The legislative wheels are spinning furiously on Capitol Hill, as US lawmakers put bills in play in response to the global fury over rampant surveillance by the National Security Agency (NSA). These proposals go some way in placing surveillance under stricter controls. But none goes far enough.

Yesterday, an original author of the USA Patriot Act introduced a bill to limit NSA surveillance. Rep. Jim Sensenbrenner’s proposal has many positive features, including requiring the government to get a court order to search the substance of Americans’ communications; creating a special advocate to defend privacy and civil rights before the secretive Foreign Intelligence Surveillance (FISA) court; boosting public reporting and transparency on surveillance orders; and tightening conditions for collecting metadata and other “business records.” Under the bill, surveillance would need to “pertain to” rather than “relate to” a foreign target. It is unclear if this is a distinction without a difference given the way the government has stretched the current authorizing language to breaking point, or whether it would really “end bulk collection” as Sensenbrenner promises. 

Rep. Rush Holt’s bill, however, has very strong features too – it just gets rid of the legal provisions that allow mass surveillance, and returns foreign intelligence collection to requiring a valid warrant for surveillance of “US persons” after a showing of probable cause. Holt would also protect intelligence whistleblowers, and prevent government from requiring backdoors in electronics and software to circumvent privacy protections. Both are likely to be vastly better than the legislative proposal Senator Diane Feinstein is preparing, which she has suggested would preserve the government’s authority to do bulk data collection, while making a few cosmetic changes to improve transparency and fine-tuning when analysts can access the intelligence trove.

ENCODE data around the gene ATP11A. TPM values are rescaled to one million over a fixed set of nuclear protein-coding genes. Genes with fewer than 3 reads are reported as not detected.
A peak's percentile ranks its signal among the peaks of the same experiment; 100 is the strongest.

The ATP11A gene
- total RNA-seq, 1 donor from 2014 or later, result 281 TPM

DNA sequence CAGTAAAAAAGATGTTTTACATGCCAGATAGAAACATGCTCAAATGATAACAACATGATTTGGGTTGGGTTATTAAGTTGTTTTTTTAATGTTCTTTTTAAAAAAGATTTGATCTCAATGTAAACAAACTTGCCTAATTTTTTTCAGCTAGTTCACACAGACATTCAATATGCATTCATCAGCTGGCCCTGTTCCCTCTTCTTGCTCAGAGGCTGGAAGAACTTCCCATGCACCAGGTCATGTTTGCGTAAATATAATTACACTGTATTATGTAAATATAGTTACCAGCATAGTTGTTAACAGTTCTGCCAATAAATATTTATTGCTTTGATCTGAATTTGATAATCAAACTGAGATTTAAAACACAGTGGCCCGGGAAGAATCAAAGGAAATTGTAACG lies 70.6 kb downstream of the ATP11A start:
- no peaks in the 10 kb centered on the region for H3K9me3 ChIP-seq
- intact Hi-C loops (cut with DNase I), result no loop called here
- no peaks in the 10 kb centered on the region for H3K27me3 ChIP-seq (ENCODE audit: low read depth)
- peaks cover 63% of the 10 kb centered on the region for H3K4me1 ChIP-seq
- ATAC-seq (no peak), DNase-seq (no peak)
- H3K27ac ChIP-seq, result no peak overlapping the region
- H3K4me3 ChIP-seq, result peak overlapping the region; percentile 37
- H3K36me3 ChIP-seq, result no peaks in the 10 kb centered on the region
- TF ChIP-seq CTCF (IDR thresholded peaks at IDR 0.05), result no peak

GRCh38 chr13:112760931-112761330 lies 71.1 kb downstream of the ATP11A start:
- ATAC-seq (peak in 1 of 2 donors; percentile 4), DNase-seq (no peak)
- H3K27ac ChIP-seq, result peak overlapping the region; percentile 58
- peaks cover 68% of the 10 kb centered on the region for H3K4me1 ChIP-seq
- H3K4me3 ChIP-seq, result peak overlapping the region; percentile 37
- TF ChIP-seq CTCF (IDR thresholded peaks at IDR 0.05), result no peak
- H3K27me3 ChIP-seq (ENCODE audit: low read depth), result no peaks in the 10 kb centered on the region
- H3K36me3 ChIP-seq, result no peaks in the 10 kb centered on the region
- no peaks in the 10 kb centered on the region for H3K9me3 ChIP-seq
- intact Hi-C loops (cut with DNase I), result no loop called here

But Congress is missing some critical points. First, none of these bills requires the US government to respect the privacy of foreigners abroad. Upholding universal rights means it’s not ok for one government to torture the citizens of another overseas, or forcibly convert them, or punish them for simply speaking ­– so why is it ok to violate their privacy without cause or redress? And so far, no bill requires a thorough and independent congressional review of all US surveillance programs, so they can know the scope of the problem they aim to fix. Chancellor Angela Merkel’s phone was probably monitored by the US in Germany under Executive Order 12333, which authorizes collection of any intelligence the administration requires, and not any of the laws these bills would reform.  That’s the same authority behind today’s revelation that the government is siphoning off massive data from Google and Yahoo communications links outside the US. The full extent of corporate involvement in US surveillance, or the US government’s efforts to weaken cyber security, are also unknowns. These issues need to enter the debate, and quickly, if Congress wants to act before Europe loses patience and takes its own measures to restrain US data collection.